In May 2010, marine scientists and evolutionary biologists gathered on Santa Catalina Island (near Los Angeles, CA) to discuss climate change in the ocean and what evolutionary biology could contribute to the predictions being made about changes in distribution and biodiversity. A "white paper" was produced at the end that summarized some of this discussion; it was certainly not an end point, but a very informal beginning toward identifying the best paths for further research.
At the beginning of the semester the class will go through a (fun!) crash course in evolutionary biology which will serve as a great lead-in to the regular GENE 3000 lecture course they will be taking simultaneously. The rest of the semester will involve each student reading two papers a week: one assigned to everybody, and one that the student finds that meets their own particular interests related to the questions in the ECCO report linked above. Each week, the student will add what they have learned to this wiki in a way that builds a resource. This resource will reflect our current understanding of how the evolution of populations and species in the coming decades and centuries could ameliorate or contribute to the response of those populations to climate change, including changing temperatures, ocean acidification, etc.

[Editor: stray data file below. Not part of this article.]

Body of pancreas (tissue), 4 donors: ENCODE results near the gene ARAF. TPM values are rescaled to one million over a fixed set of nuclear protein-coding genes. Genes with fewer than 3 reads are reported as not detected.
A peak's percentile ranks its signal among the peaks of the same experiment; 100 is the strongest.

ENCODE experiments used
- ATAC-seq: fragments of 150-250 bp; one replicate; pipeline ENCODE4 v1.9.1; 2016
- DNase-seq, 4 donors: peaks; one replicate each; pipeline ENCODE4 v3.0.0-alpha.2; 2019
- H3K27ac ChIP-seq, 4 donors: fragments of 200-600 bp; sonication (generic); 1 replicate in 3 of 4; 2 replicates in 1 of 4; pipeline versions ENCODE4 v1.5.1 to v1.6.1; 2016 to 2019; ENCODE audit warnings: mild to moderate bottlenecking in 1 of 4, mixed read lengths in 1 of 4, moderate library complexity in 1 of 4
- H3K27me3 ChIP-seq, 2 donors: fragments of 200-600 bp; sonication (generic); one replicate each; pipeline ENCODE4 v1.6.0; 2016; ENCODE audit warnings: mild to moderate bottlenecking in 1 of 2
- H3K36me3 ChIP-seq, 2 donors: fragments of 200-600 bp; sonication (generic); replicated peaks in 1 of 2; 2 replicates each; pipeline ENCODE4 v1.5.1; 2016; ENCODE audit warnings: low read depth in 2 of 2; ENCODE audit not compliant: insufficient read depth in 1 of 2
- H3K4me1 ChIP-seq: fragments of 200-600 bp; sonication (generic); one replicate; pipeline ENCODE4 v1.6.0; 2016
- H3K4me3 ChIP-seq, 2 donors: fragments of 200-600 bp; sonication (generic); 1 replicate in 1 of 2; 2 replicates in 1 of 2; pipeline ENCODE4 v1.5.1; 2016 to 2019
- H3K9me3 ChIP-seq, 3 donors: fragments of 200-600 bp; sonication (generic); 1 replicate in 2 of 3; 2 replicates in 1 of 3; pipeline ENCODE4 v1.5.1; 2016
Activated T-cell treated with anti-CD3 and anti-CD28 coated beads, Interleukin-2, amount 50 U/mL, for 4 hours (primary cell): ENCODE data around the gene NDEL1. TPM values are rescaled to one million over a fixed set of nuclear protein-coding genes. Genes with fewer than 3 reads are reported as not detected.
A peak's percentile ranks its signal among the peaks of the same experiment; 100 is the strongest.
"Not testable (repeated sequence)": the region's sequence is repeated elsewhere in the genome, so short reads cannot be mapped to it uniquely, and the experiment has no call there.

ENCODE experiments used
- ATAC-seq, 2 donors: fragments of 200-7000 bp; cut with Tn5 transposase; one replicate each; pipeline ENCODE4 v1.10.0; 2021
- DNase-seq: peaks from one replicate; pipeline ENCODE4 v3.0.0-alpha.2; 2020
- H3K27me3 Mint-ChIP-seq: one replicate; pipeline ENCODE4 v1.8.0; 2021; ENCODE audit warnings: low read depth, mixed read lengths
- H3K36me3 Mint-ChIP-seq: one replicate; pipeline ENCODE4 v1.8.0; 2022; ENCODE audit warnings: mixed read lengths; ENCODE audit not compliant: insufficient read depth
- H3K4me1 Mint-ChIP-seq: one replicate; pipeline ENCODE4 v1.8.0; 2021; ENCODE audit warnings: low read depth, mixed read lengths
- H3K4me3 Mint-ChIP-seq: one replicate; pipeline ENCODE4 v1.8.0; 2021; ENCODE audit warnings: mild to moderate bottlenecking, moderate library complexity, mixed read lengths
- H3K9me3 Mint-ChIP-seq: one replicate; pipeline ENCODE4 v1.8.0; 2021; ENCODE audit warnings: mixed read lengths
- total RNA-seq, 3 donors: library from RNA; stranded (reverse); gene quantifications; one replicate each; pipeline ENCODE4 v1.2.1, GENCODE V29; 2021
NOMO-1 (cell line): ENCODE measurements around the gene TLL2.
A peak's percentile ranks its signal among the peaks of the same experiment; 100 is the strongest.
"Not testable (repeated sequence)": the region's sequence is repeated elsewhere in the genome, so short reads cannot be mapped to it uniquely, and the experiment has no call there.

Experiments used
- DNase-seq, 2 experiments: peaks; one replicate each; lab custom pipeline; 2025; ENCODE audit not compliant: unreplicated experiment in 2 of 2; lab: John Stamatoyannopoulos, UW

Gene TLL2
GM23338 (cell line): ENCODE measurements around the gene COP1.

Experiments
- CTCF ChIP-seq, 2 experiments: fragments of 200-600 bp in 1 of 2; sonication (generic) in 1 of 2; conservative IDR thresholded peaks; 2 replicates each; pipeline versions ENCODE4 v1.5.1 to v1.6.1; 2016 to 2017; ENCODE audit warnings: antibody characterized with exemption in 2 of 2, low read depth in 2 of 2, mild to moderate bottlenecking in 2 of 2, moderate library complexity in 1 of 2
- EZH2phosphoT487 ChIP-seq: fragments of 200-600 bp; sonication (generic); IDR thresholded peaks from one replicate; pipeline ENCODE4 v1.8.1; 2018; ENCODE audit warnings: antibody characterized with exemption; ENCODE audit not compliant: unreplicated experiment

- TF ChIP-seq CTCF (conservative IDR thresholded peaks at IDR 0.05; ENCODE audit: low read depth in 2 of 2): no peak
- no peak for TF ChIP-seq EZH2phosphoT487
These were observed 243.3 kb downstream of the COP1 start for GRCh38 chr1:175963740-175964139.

photo by Chris Harley, related to a study on how global warming influences intertidal predation
CODA: the new page for Evolutionary Oceanography